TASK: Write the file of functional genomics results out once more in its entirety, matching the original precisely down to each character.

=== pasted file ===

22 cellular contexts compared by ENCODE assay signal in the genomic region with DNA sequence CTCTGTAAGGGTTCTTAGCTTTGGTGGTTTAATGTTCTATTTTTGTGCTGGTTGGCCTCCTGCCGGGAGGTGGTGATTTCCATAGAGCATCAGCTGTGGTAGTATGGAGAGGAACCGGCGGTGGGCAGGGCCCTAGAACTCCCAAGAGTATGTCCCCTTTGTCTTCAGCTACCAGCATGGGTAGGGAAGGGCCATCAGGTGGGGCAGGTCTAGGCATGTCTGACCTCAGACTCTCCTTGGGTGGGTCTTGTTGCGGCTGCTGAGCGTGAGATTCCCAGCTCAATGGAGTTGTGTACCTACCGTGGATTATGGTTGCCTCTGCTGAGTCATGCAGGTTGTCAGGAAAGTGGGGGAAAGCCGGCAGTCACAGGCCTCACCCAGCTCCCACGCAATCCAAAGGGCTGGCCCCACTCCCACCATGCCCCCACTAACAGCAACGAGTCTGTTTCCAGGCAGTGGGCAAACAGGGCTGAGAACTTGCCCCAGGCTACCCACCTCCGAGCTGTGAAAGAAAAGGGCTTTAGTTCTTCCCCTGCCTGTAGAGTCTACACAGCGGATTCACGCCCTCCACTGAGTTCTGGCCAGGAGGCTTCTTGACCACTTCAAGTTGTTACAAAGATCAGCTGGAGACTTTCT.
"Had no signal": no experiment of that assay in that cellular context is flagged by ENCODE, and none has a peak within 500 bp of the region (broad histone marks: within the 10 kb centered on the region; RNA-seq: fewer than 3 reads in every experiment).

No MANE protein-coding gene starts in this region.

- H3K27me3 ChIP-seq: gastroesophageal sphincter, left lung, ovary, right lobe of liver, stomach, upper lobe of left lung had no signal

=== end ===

22 cellular contexts compared by ENCODE assay signal in the genomic region with DNA sequence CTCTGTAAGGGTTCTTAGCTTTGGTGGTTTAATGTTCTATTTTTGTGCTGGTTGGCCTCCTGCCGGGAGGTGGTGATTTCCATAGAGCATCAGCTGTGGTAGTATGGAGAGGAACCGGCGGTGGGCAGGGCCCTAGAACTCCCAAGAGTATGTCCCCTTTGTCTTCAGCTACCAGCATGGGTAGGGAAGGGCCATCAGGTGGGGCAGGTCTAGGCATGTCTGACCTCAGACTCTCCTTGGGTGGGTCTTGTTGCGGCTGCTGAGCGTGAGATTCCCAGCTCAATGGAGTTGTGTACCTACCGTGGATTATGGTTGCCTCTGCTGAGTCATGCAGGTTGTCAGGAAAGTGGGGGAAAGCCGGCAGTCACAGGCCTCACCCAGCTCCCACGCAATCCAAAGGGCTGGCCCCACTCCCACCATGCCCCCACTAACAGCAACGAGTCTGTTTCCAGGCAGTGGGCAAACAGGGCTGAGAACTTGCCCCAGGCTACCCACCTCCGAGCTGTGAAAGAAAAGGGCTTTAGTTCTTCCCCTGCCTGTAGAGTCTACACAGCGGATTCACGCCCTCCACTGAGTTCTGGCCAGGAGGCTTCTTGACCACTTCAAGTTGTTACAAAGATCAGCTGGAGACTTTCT.
"Had no signal": no experiment of that assay in that cellular context is flagged by ENCODE, and none has a peak within 500 bp of the region (broad histone marks: within the 10 kb centered on the region; RNA-seq: fewer than 3 reads in every experiment).

No MANE protein-coding gene starts in this region.

- H3K27me3 ChIP-seq: gastroesophageal sphincter, left lung, ovary, right lobe of liver, stomach, upper lobe of left lung had no signal